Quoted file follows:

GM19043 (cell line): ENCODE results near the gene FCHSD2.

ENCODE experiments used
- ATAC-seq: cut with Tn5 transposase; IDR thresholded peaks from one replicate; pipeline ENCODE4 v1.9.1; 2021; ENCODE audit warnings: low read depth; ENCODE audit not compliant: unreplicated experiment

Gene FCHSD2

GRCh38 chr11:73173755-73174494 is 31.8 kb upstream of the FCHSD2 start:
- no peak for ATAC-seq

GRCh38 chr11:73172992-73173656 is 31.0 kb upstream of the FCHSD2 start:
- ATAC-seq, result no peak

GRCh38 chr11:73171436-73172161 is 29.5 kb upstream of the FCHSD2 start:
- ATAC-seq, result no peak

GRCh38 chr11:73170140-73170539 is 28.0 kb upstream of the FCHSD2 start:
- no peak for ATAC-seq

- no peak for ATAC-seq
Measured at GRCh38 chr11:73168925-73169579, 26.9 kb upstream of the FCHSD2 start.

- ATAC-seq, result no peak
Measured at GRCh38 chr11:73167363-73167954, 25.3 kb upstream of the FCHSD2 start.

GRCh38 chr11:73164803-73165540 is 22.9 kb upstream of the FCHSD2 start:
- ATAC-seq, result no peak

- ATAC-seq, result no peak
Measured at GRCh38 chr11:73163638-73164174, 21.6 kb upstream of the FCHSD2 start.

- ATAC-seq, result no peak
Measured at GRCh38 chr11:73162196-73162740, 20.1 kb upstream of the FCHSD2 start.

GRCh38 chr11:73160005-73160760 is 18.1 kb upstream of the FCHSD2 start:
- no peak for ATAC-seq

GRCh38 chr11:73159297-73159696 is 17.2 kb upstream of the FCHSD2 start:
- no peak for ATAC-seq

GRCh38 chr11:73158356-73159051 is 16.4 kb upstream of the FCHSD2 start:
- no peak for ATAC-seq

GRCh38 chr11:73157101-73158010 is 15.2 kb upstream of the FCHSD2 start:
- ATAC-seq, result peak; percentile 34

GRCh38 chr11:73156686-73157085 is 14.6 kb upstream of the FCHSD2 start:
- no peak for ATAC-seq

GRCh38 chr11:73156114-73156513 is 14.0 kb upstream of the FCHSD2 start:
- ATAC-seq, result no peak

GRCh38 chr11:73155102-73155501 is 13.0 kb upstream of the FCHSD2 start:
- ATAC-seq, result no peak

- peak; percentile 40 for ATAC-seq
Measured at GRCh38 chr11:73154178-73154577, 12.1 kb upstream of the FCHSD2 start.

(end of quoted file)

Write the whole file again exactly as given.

GM19043 (cell line): ENCODE results near the gene FCHSD2.

ENCODE experiments used
- ATAC-seq: cut with Tn5 transposase; IDR thresholded peaks from one replicate; pipeline ENCODE4 v1.9.1; 2021; ENCODE audit warnings: low read depth; ENCODE audit not compliant: unreplicated experiment

Gene FCHSD2

GRCh38 chr11:73173755-73174494 is 31.8 kb upstream of the FCHSD2 start:
- no peak for ATAC-seq

GRCh38 chr11:73172992-73173656 is 31.0 kb upstream of the FCHSD2 start:
- ATAC-seq, result no peak

GRCh38 chr11:73171436-73172161 is 29.5 kb upstream of the FCHSD2 start:
- ATAC-seq, result no peak

GRCh38 chr11:73170140-73170539 is 28.0 kb upstream of the FCHSD2 start:
- no peak for ATAC-seq

- no peak for ATAC-seq
Measured at GRCh38 chr11:73168925-73169579, 26.9 kb upstream of the FCHSD2 start.

- ATAC-seq, result no peak
Measured at GRCh38 chr11:73167363-73167954, 25.3 kb upstream of the FCHSD2 start.

GRCh38 chr11:73164803-73165540 is 22.9 kb upstream of the FCHSD2 start:
- ATAC-seq, result no peak

- ATAC-seq, result no peak
Measured at GRCh38 chr11:73163638-73164174, 21.6 kb upstream of the FCHSD2 start.

- ATAC-seq, result no peak
Measured at GRCh38 chr11:73162196-73162740, 20.1 kb upstream of the FCHSD2 start.

GRCh38 chr11:73160005-73160760 is 18.1 kb upstream of the FCHSD2 start:
- no peak for ATAC-seq

GRCh38 chr11:73159297-73159696 is 17.2 kb upstream of the FCHSD2 start:
- no peak for ATAC-seq

GRCh38 chr11:73158356-73159051 is 16.4 kb upstream of the FCHSD2 start:
- no peak for ATAC-seq

GRCh38 chr11:73157101-73158010 is 15.2 kb upstream of the FCHSD2 start:
- ATAC-seq, result peak; percentile 34

GRCh38 chr11:73156686-73157085 is 14.6 kb upstream of the FCHSD2 start:
- no peak for ATAC-seq

GRCh38 chr11:73156114-73156513 is 14.0 kb upstream of the FCHSD2 start:
- ATAC-seq, result no peak

GRCh38 chr11:73155102-73155501 is 13.0 kb upstream of the FCHSD2 start:
- ATAC-seq, result no peak

- peak; percentile 40 for ATAC-seq
Measured at GRCh38 chr11:73154178-73154577, 12.1 kb upstream of the FCHSD2 start.